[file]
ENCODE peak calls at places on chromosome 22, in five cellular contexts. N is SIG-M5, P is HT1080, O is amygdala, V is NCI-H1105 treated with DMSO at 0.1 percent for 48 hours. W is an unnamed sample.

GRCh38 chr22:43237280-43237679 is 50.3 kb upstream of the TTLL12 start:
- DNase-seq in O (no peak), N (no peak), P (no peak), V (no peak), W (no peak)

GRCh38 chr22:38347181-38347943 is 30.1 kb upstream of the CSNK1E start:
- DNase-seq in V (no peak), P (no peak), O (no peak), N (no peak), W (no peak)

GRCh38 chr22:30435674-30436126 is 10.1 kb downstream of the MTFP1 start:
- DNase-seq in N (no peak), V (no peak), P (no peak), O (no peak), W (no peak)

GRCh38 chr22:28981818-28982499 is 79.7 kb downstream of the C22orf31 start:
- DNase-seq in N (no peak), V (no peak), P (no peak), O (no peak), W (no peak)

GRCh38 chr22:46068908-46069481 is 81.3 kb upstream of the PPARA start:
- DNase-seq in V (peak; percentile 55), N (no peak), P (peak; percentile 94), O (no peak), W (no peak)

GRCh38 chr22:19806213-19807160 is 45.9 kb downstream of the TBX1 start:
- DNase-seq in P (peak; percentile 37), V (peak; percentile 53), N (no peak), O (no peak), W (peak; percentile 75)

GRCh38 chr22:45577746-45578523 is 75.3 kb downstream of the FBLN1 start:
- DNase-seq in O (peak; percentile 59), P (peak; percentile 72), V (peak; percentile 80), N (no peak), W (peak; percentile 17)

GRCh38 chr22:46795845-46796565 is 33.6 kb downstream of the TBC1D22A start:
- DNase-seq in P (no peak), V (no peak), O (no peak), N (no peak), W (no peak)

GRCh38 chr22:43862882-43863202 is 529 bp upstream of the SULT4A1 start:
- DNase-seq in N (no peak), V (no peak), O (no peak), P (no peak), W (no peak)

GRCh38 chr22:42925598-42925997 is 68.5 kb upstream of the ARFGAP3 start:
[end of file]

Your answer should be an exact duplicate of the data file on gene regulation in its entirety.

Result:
ENCODE peak calls at places on chromosome 22, in five cellular contexts. N is SIG-M5, P is HT1080, O is amygdala, V is NCI-H1105 treated with DMSO at 0.1 percent for 48 hours. W is an unnamed sample.

GRCh38 chr22:43237280-43237679 is 50.3 kb upstream of the TTLL12 start:
- DNase-seq in O (no peak), N (no peak), P (no peak), V (no peak), W (no peak)

GRCh38 chr22:38347181-38347943 is 30.1 kb upstream of the CSNK1E start:
- DNase-seq in V (no peak), P (no peak), O (no peak), N (no peak), W (no peak)

GRCh38 chr22:30435674-30436126 is 10.1 kb downstream of the MTFP1 start:
- DNase-seq in N (no peak), V (no peak), P (no peak), O (no peak), W (no peak)

GRCh38 chr22:28981818-28982499 is 79.7 kb downstream of the C22orf31 start:
- DNase-seq in N (no peak), V (no peak), P (no peak), O (no peak), W (no peak)

GRCh38 chr22:46068908-46069481 is 81.3 kb upstream of the PPARA start:
- DNase-seq in V (peak; percentile 55), N (no peak), P (peak; percentile 94), O (no peak), W (no peak)

GRCh38 chr22:19806213-19807160 is 45.9 kb downstream of the TBX1 start:
- DNase-seq in P (peak; percentile 37), V (peak; percentile 53), N (no peak), O (no peak), W (peak; percentile 75)

GRCh38 chr22:45577746-45578523 is 75.3 kb downstream of the FBLN1 start:
- DNase-seq in O (peak; percentile 59), P (peak; percentile 72), V (peak; percentile 80), N (no peak), W (peak; percentile 17)

GRCh38 chr22:46795845-46796565 is 33.6 kb downstream of the TBC1D22A start:
- DNase-seq in P (no peak), V (no peak), O (no peak), N (no peak), W (no peak)

GRCh38 chr22:43862882-43863202 is 529 bp upstream of the SULT4A1 start:
- DNase-seq in N (no peak), V (no peak), O (no peak), P (no peak), W (no peak)

GRCh38 chr22:42925598-42925997 is 68.5 kb upstream of the ARFGAP3 start: